Do Interrogatories Apply and Must be Answered in a Will Contest Case?
The rule doesn’t apply only to personal injury cases. You must respond unless you have a valid objection. Once served with a discovery request, it is necessary to answer or object within the applicable deadline, typically 28-30 days. Generally, the scope of discovery is broad and allows the other party to seek information that may lead to the introduction of relevant evidence. The court may limit the scope of discovery if it determines that the burden, expense, or intrusiveness of that discovery clearly outweighs the likelihood that the information sought will lead to the discovery of admissible evidence.
A party served with a discovery request may object to the request and ask the court for a protective order to limit or deny the request if it is irrelevant, overbroad, unduly burdensome, or intended for purposes of delay, expense, or harassment.
Rule 2-421. Interrogatories to parties.
(a) Availability; number. Any party may serve written interrogatories directed to any other party. Unless the court orders otherwise, a party may serve one or more sets having a cumulative total of not more than 30 interrogatories to be answered by the same party. Interrogatories, however grouped, combined, or arranged and even though subsidiary or incidental to or dependent upon other interrogatories, shall be counted separately. Each form interrogatory contained in the Appendix to these Rules shall count as a single interrogatory.
(b) Response. The party to whom the interrogatories are directed shall serve a response within 30 days after service of the interrogatories or within 15 days after the date on which that party's initial pleading or motion is required, whichever is later. The response shall answer each interrogatory separately and fully in writing under oath, or shall state fully the grounds for refusal to answer any interrogatory. The response shall set forth each interrogatory followed by its answer. An answer shall include all information available to the party directly or through agents, representatives, or attorneys. The response shall be signed by the party making it.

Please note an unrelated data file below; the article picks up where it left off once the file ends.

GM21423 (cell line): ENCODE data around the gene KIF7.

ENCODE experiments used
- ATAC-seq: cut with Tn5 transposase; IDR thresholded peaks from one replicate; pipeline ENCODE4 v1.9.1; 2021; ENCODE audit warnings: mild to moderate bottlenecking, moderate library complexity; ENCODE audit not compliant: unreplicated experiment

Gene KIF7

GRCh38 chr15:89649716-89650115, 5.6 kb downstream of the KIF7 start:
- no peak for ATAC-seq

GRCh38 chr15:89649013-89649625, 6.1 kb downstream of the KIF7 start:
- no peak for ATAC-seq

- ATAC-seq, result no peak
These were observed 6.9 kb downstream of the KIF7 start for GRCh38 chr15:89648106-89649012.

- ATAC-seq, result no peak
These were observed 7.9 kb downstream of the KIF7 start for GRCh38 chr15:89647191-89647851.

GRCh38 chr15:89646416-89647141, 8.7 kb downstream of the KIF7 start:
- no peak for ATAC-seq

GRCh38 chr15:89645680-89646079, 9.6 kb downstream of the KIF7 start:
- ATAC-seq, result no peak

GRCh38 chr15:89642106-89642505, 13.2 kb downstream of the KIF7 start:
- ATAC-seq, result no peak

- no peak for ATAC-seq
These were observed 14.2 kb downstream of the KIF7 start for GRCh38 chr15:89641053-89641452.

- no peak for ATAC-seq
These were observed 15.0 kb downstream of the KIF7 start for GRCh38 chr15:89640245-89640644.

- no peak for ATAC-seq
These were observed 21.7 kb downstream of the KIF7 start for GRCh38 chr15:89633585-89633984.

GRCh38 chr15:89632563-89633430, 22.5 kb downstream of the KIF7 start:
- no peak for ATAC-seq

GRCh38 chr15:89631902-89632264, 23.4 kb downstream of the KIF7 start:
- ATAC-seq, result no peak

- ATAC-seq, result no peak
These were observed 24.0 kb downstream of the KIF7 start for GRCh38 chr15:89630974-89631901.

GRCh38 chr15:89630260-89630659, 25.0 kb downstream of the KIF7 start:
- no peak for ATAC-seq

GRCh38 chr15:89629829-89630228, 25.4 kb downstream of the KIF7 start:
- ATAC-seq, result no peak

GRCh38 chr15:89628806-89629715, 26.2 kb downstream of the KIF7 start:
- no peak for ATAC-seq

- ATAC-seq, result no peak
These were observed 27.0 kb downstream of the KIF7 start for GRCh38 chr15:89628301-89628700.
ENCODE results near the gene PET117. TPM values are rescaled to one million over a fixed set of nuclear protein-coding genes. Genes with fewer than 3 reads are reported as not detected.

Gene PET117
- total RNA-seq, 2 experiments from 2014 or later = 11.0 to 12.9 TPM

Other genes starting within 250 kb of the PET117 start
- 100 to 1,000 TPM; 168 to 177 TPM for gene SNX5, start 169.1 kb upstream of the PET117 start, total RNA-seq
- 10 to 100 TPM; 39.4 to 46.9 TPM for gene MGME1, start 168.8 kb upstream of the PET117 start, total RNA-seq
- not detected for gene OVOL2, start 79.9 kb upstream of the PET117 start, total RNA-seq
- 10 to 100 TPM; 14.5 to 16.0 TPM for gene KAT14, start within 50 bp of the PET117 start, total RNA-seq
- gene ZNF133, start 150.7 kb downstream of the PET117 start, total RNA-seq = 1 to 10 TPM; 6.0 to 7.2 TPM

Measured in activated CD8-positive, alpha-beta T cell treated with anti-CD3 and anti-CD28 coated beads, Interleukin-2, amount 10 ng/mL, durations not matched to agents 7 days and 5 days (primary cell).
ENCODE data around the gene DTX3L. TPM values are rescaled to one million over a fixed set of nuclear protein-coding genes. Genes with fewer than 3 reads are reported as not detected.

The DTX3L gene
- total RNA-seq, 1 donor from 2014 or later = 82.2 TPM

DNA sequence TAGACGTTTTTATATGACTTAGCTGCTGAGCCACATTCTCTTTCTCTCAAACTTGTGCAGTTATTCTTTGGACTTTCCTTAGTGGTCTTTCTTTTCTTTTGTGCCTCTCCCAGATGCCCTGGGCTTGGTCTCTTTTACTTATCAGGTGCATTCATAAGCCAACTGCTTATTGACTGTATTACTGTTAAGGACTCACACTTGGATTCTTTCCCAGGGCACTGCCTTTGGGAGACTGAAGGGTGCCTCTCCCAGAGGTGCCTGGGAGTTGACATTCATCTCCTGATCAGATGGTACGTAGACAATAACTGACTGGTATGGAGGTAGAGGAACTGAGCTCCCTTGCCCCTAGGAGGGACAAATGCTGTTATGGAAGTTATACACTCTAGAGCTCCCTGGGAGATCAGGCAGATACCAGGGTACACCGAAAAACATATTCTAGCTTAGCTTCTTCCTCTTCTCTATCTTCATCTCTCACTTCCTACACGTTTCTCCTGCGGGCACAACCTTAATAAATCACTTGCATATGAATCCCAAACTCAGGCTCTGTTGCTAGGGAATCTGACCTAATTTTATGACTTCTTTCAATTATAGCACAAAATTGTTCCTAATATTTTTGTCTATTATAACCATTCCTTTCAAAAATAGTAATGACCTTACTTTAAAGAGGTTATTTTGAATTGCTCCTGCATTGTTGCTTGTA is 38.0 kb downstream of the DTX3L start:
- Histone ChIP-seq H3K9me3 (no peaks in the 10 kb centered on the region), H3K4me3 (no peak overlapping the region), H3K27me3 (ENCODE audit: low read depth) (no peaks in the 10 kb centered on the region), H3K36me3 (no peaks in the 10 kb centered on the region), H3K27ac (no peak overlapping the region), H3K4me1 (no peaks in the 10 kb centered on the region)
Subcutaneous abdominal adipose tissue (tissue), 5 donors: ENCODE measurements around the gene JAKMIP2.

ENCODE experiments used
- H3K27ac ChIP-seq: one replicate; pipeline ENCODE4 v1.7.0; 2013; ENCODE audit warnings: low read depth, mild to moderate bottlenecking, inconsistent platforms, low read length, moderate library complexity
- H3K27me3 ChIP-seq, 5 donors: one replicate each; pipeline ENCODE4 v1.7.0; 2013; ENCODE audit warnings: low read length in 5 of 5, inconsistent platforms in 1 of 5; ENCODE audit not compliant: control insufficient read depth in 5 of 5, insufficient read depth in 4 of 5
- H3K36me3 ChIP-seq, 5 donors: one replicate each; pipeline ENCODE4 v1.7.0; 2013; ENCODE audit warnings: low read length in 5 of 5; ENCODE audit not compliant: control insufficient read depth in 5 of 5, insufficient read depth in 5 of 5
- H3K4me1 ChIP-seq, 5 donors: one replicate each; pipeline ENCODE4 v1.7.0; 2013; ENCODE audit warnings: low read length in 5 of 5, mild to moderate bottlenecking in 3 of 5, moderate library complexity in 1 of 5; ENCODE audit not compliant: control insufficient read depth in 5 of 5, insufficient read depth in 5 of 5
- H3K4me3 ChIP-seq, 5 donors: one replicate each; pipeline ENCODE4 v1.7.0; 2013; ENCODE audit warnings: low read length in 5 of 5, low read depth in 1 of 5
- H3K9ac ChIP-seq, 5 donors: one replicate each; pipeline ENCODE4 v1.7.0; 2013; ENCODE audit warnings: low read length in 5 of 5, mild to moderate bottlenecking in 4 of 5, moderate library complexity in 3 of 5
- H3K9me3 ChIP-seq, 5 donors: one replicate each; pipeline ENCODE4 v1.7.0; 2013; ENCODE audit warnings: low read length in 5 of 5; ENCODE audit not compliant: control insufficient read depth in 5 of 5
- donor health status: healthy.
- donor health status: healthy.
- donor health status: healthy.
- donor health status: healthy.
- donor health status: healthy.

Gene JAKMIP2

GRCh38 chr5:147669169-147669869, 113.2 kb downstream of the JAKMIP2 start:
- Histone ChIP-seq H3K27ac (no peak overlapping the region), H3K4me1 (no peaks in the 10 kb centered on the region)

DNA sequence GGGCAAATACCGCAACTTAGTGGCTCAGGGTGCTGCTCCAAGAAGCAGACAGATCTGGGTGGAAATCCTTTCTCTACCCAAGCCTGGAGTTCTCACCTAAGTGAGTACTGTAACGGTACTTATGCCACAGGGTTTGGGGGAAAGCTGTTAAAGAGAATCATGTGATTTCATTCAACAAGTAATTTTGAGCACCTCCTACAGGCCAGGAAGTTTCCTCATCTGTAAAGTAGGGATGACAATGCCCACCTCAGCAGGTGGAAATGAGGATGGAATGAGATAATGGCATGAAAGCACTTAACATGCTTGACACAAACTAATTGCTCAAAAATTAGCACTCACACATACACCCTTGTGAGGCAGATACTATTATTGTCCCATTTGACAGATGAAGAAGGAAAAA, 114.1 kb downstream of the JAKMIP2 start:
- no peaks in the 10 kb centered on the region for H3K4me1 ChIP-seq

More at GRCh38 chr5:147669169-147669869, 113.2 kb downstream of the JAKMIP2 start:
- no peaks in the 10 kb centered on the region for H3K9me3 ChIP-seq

(c) Option to produce business records. When (1) the answer to an interrogatory may be derived or ascertained from the business records, including electronically stored information, of the party upon whom the interrogatory has been served or from an examination, audit, or inspection of those business records or a compilation, abstract, or summary of them, and (2) the burden of deriving or ascertaining the answer is substantially the same for the party serving the interrogatory as for the party served, and (3) the party upon whom the interrogatory has been served has not already derived or ascertained the information requested, it is a sufficient answer to the interrogatory to specify the records from which the answer may be derived or ascertained and to afford to the party serving the interrogatory reasonable opportunity to examine, audit, or inspect the records and to make copies, compilations, abstracts, or summaries. A specification shall be in sufficient detail to permit the interrogating party to locate and to identify, as readily as can the party served, the records from which the answer may be ascertained.
(d) Use. Answers to interrogatories may be used at the trial or a hearing to the extent permitted by the rules of evidence.